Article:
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Wins for GLBT Issues in 2012 Election

Changing Attitudes on Gay Rights Are Evident

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Barack Obama

Barack Obama, a pro-gay marriage president was voted into a second term in November 2012.

Image (c) Justin Merriman

In November 2012, the United States voted President Barack Obama in for a second term. The voting population also favored some truly exciting measures for gay, lesbian, bisexual and transgender rights and issues. Many saw this election as a sign that the times are changing and that more people support GLBT causes. Here are some of the key areas where advancement was made.

Gay Marriage

Going into the election, Massachusetts, Iowa, New Hampshire, Vermont, Connecticut, New York and Washington D.C. had already legalized same sex marriage. Coming out, Washington state, Maine and Maryland joined them. But these additions not only added to the number of states where same sex couples could marry, they did so in a key way. Namely this was that they became the first states to approve same-sex marriage by popular vote and not as an order of the courts.

As the AP reported,

"The results in Maine and Maryland broke a 32-state streak, dating to 1998, in which gay marriage had been rebuffed by every state that voted on it. They will become the seventh and eighth states to allow same-sex couples to marry."

Additionally, Minnesota voters defeated a proposed constitutional amendment that would have banned same-sex marriage. This was itself a great victory as, historically, far more states have voted for such amendments than against them.

And we can't forget that they president who was elected stated a year before the election that he reversed his position on gay marriage from advocating for civil unions, to supporting full equal marriage.

Elected Officials

It wasn't in a state that had a track record of being particularly progressive on GLBT issues. Rather it was Wisconsin that voted in the first openly gay senator when the majority of voters opted for Tammy Baldwin. Baldwin ran on a platform that championed economic security, access to healthcare, and fairness and inclusion for all. This resonated with voters of all sexual orientations.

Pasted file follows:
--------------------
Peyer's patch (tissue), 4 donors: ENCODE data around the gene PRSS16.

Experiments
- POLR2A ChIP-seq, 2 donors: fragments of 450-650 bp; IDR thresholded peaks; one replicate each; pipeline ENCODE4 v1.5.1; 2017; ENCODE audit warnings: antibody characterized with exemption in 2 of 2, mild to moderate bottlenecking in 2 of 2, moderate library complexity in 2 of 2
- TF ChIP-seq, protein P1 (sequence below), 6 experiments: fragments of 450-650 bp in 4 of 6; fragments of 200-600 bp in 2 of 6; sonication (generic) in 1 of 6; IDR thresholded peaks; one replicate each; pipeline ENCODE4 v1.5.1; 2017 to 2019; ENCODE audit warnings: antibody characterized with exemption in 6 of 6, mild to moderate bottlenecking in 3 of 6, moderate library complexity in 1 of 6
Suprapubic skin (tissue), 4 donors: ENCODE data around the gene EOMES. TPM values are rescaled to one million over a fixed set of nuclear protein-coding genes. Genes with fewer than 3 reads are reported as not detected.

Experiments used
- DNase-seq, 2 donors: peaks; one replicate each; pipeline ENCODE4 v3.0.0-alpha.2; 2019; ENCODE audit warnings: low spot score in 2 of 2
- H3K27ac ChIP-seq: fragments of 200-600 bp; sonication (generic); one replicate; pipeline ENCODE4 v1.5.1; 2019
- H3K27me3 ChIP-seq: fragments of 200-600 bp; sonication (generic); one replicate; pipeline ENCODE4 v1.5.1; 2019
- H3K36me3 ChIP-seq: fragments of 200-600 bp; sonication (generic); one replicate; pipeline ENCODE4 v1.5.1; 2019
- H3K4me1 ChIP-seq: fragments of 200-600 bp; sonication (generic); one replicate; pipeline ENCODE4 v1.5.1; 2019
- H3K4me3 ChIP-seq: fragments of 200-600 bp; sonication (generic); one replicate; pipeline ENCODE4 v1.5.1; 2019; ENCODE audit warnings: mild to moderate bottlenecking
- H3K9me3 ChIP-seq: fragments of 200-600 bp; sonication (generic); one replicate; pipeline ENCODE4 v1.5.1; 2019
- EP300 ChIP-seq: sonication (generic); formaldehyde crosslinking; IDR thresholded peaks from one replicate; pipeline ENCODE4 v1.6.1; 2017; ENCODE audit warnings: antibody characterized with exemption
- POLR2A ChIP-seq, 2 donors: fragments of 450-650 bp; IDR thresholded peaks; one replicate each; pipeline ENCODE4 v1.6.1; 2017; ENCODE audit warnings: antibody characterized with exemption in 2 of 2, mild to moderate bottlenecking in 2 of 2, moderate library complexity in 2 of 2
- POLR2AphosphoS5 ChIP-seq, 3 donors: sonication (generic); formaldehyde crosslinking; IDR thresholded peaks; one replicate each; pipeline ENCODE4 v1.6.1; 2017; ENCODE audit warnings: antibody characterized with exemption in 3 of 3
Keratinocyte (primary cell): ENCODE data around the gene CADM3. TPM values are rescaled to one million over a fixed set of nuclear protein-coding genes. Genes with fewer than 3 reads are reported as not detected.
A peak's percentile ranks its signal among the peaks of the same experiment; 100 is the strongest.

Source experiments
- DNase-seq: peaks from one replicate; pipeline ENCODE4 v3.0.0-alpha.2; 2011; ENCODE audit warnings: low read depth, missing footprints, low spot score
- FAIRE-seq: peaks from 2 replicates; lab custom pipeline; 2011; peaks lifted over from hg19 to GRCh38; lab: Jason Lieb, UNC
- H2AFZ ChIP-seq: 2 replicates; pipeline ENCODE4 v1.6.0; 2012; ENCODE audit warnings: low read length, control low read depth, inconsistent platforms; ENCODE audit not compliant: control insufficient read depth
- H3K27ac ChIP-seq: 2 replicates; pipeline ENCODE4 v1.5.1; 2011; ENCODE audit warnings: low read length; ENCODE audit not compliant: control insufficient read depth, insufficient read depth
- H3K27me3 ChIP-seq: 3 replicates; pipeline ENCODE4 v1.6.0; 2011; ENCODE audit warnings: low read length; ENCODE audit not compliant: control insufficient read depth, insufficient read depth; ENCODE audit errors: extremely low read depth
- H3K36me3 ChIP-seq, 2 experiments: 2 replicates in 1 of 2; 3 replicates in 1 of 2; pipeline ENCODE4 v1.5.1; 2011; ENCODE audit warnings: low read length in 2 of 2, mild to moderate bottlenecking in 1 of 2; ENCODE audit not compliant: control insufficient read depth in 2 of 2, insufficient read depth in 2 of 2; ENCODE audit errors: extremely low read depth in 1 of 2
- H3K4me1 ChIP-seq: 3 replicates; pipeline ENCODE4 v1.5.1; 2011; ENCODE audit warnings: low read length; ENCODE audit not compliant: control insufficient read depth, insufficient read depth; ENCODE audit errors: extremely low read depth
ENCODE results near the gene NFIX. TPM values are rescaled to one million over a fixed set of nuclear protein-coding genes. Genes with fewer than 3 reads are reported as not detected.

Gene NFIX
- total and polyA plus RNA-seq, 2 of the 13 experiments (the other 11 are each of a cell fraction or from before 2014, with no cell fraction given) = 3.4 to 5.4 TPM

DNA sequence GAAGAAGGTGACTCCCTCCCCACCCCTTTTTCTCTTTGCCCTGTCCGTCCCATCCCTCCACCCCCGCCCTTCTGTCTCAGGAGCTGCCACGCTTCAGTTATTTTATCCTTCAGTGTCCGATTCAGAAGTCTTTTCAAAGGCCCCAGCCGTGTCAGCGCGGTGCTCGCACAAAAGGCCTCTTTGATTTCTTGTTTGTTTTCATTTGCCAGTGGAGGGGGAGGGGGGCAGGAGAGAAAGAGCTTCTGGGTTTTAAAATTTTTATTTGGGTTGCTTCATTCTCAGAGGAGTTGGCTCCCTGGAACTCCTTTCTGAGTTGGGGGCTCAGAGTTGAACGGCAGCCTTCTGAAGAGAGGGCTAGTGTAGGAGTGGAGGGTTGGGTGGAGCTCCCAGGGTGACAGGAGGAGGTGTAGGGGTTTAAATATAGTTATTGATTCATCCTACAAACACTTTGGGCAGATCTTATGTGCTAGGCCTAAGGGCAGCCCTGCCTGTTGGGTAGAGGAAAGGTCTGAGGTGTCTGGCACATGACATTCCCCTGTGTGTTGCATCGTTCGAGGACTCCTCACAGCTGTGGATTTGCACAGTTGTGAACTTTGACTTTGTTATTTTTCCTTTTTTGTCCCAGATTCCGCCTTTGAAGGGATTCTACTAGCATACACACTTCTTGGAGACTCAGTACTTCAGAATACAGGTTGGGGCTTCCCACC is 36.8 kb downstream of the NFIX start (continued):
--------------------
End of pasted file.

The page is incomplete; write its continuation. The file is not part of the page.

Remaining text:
In addition to voting for a lesbian senator, across the country, there was a growing number of openly-gay members of congress. For example, in Rhode Island, openly gay congressman David Cicilline was reelected, and in New York, Sean Patrick Maloney became that state's first openly gay person elected to Congress. Additionally, in the Senate at least three new marriage equality supporters were voted in.

Voters in Iowa also choose to keep the judge, Justice David Wiggins, who had decided for gay marriage in that state in 2009. This was a big change from only a two years before when voters in Iowa chose to remove three of the high court justices who helped make Iowa the first Midwestern state to permit same-sex marriage.

What This All means

The wins on GLBT causes we all significant and many feel were the signs of truly changing attitudes on the issue of gay rights. As the President of the Human Rights Campaign, a national lesbian, gay, bisexual and transgender civil rights organization, Chad Griffin, said in a statement:

"When the history books are written, 2012 will be remembered as the year when LGBT Americans won decisively at the ballot box. The dreams of millions of fair-minded Americans were realized as discrimination crumbled and equality prevailed."

Though under 18's were too young too vote in the 2012 election, many still did their part for causes they cared about. As one teen wrote,

"I’m glad to be able to say I helped make [gay marriage in Maryland] happen. Some friends and I held a rally in support of Question 6, the ballot measure in Maryland. It was so much fun, too."

Here's to hoping that the momentum continues and that one day the fact that we had to fight for equal rights will seem like ancient history.

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